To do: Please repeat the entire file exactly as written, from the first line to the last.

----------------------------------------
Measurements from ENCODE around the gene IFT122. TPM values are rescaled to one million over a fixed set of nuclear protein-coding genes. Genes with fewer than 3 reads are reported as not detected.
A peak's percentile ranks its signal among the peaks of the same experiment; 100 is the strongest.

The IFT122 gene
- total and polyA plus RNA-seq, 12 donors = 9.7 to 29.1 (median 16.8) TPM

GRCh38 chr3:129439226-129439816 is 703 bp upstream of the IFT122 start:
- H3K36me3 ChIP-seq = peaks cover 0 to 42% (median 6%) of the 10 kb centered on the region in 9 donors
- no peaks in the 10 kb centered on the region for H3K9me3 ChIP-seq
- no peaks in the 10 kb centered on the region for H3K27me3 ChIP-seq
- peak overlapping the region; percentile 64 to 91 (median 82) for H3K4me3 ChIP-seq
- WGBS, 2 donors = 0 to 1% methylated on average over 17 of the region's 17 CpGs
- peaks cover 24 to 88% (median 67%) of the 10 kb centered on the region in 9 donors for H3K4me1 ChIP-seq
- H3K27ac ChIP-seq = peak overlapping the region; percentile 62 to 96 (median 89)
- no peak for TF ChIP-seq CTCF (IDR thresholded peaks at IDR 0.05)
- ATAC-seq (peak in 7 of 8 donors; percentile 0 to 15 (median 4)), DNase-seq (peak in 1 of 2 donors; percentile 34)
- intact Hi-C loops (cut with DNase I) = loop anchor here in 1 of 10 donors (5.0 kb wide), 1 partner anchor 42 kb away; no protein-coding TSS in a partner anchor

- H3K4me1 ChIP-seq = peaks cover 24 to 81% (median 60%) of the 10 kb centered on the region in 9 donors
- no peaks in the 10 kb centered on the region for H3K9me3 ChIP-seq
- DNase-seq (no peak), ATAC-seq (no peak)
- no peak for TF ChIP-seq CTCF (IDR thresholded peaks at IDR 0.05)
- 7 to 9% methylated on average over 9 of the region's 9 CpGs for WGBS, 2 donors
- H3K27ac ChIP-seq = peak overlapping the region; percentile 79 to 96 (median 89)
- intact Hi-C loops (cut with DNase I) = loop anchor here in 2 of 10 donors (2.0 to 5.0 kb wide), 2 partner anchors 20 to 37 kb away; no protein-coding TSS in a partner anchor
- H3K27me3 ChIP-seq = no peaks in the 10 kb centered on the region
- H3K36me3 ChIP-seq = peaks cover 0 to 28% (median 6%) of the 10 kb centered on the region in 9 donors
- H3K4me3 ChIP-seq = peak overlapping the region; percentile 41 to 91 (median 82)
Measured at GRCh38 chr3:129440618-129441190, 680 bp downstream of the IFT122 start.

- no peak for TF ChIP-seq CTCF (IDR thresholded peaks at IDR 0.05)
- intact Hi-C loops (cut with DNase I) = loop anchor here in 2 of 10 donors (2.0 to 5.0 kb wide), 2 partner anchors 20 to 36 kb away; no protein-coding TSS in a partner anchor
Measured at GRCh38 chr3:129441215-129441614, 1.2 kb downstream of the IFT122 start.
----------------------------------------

Measurements from ENCODE around the gene IFT122. TPM values are rescaled to one million over a fixed set of nuclear protein-coding genes. Genes with fewer than 3 reads are reported as not detected.
A peak's percentile ranks its signal among the peaks of the same experiment; 100 is the strongest.

The IFT122 gene
- total and polyA plus RNA-seq, 12 donors = 9.7 to 29.1 (median 16.8) TPM

GRCh38 chr3:129439226-129439816 is 703 bp upstream of the IFT122 start:
- H3K36me3 ChIP-seq = peaks cover 0 to 42% (median 6%) of the 10 kb centered on the region in 9 donors
- no peaks in the 10 kb centered on the region for H3K9me3 ChIP-seq
- no peaks in the 10 kb centered on the region for H3K27me3 ChIP-seq
- peak overlapping the region; percentile 64 to 91 (median 82) for H3K4me3 ChIP-seq
- WGBS, 2 donors = 0 to 1% methylated on average over 17 of the region's 17 CpGs
- peaks cover 24 to 88% (median 67%) of the 10 kb centered on the region in 9 donors for H3K4me1 ChIP-seq
- H3K27ac ChIP-seq = peak overlapping the region; percentile 62 to 96 (median 89)
- no peak for TF ChIP-seq CTCF (IDR thresholded peaks at IDR 0.05)
- ATAC-seq (peak in 7 of 8 donors; percentile 0 to 15 (median 4)), DNase-seq (peak in 1 of 2 donors; percentile 34)
- intact Hi-C loops (cut with DNase I) = loop anchor here in 1 of 10 donors (5.0 kb wide), 1 partner anchor 42 kb away; no protein-coding TSS in a partner anchor

- H3K4me1 ChIP-seq = peaks cover 24 to 81% (median 60%) of the 10 kb centered on the region in 9 donors
- no peaks in the 10 kb centered on the region for H3K9me3 ChIP-seq
- DNase-seq (no peak), ATAC-seq (no peak)
- no peak for TF ChIP-seq CTCF (IDR thresholded peaks at IDR 0.05)
- 7 to 9% methylated on average over 9 of the region's 9 CpGs for WGBS, 2 donors
- H3K27ac ChIP-seq = peak overlapping the region; percentile 79 to 96 (median 89)
- intact Hi-C loops (cut with DNase I) = loop anchor here in 2 of 10 donors (2.0 to 5.0 kb wide), 2 partner anchors 20 to 37 kb away; no protein-coding TSS in a partner anchor
- H3K27me3 ChIP-seq = no peaks in the 10 kb centered on the region
- H3K36me3 ChIP-seq = peaks cover 0 to 28% (median 6%) of the 10 kb centered on the region in 9 donors
- H3K4me3 ChIP-seq = peak overlapping the region; percentile 41 to 91 (median 82)
Measured at GRCh38 chr3:129440618-129441190, 680 bp downstream of the IFT122 start.

- no peak for TF ChIP-seq CTCF (IDR thresholded peaks at IDR 0.05)
- intact Hi-C loops (cut with DNase I) = loop anchor here in 2 of 10 donors (2.0 to 5.0 kb wide), 2 partner anchors 20 to 36 kb away; no protein-coding TSS in a partner anchor
Measured at GRCh38 chr3:129441215-129441614, 1.2 kb downstream of the IFT122 start.